How Well Do You See the Big Picture?

The following is an excerpt from a blog post from author and leadership guru John C. Maxwell.  German statesman Konrad Adenauer said  “We all live under the same sky, but we don’t all have the same horizon.” If you desire to seize new opportunities and open new horizons, then you need to add big-picture thinking to your abilities. People do not become successful without that ability. To become a good thinker better able to see the big picture, keep in mind the following:

1. Don’t Strive for Certainty. Big-picture thinkers are comfortable with ambiguity. They don’t try to force every observation or piece of data into pre-formulated mental cubbyholes. They think broadly and can juggle many seemingly contradictory thoughts in their minds. If you want to cultivate the ability to think big picture, then you must get used to embracing and dealing with complex and diverse ideas.

2. Learn from Every Experience. Big-picture thinkers broaden their outlook by striving to learn from every experience. They don’t rest on their successes, they learn from them. More importantly, they learn from their failures. They can do that because they remain teachable.  Varied experiences—both positive and negative—help you see the big picture. The greater the variety of experience and success, the more potential to learn you have. If you desire to be a big-picture thinker, then get out there and try a lot of things, take a lot of chances, and take time to learn after every victory or defeat.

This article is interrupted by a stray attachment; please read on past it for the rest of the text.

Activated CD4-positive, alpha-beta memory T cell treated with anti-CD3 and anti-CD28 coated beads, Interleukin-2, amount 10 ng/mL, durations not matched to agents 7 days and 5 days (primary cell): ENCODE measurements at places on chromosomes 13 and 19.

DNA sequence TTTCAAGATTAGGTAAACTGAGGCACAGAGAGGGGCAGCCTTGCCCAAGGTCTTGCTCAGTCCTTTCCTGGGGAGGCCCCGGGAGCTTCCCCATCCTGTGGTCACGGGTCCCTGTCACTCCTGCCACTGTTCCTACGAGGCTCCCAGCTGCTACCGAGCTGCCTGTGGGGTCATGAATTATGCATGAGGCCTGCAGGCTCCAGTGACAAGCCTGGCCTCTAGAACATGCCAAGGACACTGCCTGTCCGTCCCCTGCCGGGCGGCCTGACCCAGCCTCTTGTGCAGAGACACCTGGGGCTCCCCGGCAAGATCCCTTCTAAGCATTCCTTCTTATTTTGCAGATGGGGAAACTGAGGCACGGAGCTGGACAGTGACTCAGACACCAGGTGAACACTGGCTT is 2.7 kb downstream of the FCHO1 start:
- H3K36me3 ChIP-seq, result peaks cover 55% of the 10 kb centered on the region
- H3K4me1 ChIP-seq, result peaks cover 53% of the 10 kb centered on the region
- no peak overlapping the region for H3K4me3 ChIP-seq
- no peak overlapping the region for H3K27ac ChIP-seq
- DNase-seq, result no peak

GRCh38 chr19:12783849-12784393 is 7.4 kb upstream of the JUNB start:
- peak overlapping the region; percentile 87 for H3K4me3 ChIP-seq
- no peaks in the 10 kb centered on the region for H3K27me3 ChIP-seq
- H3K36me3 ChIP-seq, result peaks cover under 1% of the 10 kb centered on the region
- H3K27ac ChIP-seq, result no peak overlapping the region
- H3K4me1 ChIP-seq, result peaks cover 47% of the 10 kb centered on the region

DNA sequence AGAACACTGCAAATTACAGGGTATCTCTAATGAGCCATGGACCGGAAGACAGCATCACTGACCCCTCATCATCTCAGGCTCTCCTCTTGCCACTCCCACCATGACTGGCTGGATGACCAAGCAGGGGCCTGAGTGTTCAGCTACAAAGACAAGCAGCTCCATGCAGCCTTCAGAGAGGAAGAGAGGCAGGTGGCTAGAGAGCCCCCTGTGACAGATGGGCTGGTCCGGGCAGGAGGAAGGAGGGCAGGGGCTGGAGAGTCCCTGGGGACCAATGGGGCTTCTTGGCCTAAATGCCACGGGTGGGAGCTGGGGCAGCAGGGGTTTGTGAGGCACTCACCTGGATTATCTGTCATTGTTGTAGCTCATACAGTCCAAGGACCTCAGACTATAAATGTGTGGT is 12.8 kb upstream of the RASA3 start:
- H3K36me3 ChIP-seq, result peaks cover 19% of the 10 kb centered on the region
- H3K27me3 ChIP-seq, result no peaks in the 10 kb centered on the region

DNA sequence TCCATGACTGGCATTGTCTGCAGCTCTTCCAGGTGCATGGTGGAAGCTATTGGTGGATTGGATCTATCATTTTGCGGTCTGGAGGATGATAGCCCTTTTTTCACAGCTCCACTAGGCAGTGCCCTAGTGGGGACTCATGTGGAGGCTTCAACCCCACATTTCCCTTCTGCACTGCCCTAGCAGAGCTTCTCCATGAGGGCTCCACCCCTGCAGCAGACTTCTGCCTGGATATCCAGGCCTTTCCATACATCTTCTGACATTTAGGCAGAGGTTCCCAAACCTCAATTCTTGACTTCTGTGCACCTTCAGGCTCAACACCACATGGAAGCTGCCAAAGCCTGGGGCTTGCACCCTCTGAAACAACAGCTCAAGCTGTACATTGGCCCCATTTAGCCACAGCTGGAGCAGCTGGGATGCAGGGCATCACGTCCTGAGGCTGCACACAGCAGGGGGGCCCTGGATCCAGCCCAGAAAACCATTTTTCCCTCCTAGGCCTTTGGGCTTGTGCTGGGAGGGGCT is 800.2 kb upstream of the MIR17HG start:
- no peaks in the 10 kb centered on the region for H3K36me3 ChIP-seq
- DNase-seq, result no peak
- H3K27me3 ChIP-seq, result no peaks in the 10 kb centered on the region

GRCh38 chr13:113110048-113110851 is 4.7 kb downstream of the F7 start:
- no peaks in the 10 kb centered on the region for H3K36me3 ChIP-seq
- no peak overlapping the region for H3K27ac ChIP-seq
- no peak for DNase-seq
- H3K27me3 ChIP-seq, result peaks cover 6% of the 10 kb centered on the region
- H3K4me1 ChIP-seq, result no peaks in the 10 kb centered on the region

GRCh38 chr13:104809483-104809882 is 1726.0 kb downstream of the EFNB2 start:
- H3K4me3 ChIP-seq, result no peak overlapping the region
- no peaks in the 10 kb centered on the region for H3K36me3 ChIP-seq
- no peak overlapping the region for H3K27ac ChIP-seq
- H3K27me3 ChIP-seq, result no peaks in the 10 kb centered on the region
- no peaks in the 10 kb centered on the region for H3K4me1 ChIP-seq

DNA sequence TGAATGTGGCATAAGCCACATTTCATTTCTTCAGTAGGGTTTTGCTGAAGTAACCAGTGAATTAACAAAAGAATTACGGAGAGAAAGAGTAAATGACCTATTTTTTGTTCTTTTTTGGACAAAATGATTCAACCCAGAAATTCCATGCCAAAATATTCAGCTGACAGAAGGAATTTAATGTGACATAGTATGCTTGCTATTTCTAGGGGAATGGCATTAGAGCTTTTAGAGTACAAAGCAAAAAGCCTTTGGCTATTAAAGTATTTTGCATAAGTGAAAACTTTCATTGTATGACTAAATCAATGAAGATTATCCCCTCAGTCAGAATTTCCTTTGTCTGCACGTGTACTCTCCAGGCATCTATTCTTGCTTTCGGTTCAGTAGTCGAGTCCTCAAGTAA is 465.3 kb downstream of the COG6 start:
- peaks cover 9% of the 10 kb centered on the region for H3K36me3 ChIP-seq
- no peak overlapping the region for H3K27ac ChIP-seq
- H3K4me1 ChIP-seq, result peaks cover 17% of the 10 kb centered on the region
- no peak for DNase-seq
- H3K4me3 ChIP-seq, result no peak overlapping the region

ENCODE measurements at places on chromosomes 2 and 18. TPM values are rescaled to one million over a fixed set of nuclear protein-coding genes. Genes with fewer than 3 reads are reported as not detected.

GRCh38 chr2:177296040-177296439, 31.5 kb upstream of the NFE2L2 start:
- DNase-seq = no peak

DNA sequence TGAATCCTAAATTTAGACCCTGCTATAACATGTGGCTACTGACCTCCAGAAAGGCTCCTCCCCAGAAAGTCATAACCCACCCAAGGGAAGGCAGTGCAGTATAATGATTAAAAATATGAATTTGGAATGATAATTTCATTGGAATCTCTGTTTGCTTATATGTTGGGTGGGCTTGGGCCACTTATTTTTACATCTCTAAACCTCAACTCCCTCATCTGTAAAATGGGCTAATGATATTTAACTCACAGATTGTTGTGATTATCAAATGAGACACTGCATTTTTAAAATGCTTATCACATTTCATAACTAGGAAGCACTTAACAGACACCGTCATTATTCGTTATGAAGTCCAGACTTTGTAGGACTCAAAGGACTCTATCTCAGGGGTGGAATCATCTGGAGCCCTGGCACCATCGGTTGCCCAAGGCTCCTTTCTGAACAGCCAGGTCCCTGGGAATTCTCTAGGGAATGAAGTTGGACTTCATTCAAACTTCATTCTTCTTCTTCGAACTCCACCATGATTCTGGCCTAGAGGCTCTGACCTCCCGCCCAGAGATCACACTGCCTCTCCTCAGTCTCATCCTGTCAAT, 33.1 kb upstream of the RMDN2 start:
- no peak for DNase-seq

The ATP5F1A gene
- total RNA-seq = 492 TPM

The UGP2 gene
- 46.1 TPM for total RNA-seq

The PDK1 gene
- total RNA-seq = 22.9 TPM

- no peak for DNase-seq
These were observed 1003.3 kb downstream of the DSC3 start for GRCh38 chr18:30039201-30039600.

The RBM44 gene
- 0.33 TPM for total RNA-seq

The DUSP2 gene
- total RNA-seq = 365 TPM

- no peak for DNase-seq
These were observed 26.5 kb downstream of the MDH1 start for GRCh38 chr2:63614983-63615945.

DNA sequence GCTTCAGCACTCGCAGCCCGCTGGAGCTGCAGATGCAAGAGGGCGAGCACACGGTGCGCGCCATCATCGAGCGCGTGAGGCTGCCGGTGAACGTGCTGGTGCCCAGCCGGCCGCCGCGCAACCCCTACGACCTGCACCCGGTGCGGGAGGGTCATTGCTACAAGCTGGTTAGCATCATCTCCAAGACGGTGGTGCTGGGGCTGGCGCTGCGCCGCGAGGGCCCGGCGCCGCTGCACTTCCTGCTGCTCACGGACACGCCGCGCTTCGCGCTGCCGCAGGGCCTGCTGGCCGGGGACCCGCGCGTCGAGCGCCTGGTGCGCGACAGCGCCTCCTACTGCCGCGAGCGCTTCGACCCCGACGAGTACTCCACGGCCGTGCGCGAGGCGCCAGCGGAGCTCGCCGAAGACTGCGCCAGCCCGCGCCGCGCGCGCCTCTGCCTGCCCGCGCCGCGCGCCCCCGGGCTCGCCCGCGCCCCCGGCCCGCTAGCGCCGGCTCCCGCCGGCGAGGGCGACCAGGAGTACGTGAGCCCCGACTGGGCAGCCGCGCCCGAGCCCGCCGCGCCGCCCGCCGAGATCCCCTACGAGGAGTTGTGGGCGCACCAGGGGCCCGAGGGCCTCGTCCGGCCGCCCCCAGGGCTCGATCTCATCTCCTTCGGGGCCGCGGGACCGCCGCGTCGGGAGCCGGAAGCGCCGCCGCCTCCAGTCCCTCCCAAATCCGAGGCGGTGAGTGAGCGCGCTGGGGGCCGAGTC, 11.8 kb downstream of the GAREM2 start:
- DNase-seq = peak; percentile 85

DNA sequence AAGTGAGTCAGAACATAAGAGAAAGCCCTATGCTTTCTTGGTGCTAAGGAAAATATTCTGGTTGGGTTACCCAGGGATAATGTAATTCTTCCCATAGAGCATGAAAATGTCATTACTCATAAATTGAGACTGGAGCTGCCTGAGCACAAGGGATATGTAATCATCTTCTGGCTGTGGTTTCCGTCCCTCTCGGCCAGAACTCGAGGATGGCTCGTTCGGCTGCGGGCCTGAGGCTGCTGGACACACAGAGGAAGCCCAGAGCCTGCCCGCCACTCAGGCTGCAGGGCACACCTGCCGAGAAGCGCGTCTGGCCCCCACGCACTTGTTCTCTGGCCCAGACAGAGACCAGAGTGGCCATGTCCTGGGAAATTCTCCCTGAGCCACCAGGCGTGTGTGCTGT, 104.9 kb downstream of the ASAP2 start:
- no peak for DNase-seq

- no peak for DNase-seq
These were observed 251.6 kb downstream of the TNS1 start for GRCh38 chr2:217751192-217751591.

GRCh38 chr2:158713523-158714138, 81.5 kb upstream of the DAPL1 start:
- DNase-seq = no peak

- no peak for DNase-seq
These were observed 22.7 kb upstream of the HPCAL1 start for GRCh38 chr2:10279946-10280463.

3. Gain Insight from a Variety of People.  Big-picture thinkers learn from their experiences. But they also learn from experiences they don’t have. That is, they learn by receiving insight from others—from customers, employees, colleagues, and leaders.  If you desire to broaden your thinking and see more of the big picture, then seek out mentors and counselors to help you. But be wise in whom you ask for advice. Gaining insight from a variety of people doesn’t mean stopping anyone and everyone in hallways and grocery store lines and asking what they think about a given subject. Be selective. Talk to people who know and care about you, who know their field, and who bring experience deeper and broader than your own.

4. Give Yourself Permission to Expand Your World.  If you want to be a big-picture thinker, you will have to go against the flow of the world. Society wants to keep people in boxes. Most people are married mentally to the status quo. They want what was, not what can be. They seek safety and simple answers. To think big-picture, you need to give yourself permission to go a different way, to break new ground, to find new worlds to conquer. And when your world does get bigger, you need to celebrate. Never forget there is more out there in the world than what you’ve experienced.

http://johnmaxwellonleadership.com/2011/04/11/how-well-do-you-see-the-big-picture/

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